In this paper we advance the discussion and describe a recommended approach for constructing a composite private capital benchmark, emphasizing the importance of pooled measures. In it, we also propose a methodology for computing portfolio ranks, which allows the generation of a report containing both pooled and rank measures at all levels of a reporting hierarchy.
Determining whether a portfolio has under- or over-performed requires a benchmark. Private capital portfolios are no different; however, in contrast to listed equities, for these there is no consensus on how to build such a benchmark from sub-components (for instance, vintages or private asset-classes).
In this research brief we explore the pitfalls in measuring portfolio diversification in private capital. To this end we examine two very different methodologies - temporal diversification and cross-sectional diversification - and discuss the shortcomings of each.
In this paper we study a deceptively simple question: how to maintain (or start) a private capital program in such a way as to meet certain goals. For example, suppose one takes over management of a private capital portfolio at a large pension fund, and is tasked with maintaining a valuation of about $1B. At what rate should one commit capital to best achieve this goal?
In this research brief, we compared fund ranks produced by these various performance measures: Internal Rate of Return (IRR), Total Value To Paid-In (TVPI), Kaplan Schoar Public Market Equivalent (KS-PME), Direct Alpha (DA), and Time-Weighted Rate of Return (TWRR). We found that most measures tend to produce similar ranks.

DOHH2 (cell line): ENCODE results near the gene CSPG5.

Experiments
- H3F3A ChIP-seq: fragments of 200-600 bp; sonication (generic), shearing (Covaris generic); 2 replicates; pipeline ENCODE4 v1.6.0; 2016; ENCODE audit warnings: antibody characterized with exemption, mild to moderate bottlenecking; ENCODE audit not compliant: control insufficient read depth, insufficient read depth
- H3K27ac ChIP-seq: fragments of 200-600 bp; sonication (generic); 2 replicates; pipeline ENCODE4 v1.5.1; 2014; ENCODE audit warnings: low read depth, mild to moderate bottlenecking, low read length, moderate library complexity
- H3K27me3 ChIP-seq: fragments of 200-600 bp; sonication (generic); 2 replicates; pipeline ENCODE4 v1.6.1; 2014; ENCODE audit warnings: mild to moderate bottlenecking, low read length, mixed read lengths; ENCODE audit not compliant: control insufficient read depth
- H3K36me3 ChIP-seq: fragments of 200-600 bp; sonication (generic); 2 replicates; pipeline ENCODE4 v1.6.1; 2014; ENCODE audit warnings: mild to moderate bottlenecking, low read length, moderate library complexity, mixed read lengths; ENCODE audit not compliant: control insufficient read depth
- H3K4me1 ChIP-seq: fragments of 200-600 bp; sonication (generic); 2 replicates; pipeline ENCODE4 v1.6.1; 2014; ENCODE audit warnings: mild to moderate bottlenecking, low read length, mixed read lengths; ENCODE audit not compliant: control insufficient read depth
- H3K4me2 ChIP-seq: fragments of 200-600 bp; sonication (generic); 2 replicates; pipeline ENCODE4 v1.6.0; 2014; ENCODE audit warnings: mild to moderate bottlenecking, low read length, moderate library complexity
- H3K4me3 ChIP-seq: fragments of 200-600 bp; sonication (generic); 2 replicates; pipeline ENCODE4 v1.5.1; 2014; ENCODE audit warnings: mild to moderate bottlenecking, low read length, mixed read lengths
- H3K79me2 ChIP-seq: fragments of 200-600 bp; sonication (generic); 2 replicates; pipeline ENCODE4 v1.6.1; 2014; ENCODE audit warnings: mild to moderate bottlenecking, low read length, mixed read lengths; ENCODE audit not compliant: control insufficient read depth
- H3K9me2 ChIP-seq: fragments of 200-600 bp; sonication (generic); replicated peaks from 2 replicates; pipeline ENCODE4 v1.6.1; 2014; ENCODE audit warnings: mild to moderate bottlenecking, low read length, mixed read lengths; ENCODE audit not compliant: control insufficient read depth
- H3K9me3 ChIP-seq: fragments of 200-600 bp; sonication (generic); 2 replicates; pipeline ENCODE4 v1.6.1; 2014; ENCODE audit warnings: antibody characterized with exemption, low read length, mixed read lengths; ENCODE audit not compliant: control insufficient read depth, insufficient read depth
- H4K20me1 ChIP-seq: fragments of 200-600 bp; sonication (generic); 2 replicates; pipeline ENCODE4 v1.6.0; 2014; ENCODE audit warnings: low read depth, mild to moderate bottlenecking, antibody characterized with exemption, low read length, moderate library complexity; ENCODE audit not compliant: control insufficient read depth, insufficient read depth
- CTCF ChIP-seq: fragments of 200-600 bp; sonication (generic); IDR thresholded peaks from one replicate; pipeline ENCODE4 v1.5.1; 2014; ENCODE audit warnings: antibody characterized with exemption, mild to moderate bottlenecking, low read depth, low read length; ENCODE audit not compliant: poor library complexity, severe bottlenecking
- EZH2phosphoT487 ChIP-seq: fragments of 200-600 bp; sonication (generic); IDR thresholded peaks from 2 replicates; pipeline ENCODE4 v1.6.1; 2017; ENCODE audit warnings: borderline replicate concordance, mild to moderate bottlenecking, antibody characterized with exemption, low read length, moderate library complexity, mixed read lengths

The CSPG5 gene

Performance attribution is the process of decomposing a portfolio’s return into subcomponents that are each the result of the decisions that went into the construction of that portfolio. A portfolio is usually assigned a benchmark, and hence the return to be decomposed is its return relative to the benchmark — the active re-turn. If assets are grouped in some way (such as by vintage) then there are two classes of decisions that went into the construction of the portfolio…
In this brief we focus on the effect of two crises — the dot-com crash and the global financial crisis (GFC) — on private capital cash flows, disentangling these effects from those arising from returns. Continue reading.
The results in the first paper showed that contributions and uncalled capital, in addition to age, are a useful predictor of future cash flows. Additionally, we demonstrate that the approach outlined by Takahashi and Alexander underperforms our data-driven models. In this second paper, we deepen this examination, focusing our attention on budgeting for future capital calls.
In this paper we focus on predicting cash flows for private capital funds. We start by discussing the characteristics of cash-flow data that make these predictions challenging, and then examine several models for expected contributions and distributions, and evaluate their performance, both in-sample and out-of-sample.
Performance measurement of private capital investments has been an ongoing challenge for asset owners, asset managers, and investment consultants alike. Internal Rate of Return (IRR), despite its well known shortcomings, is widely used to measure the performance of private capital investments.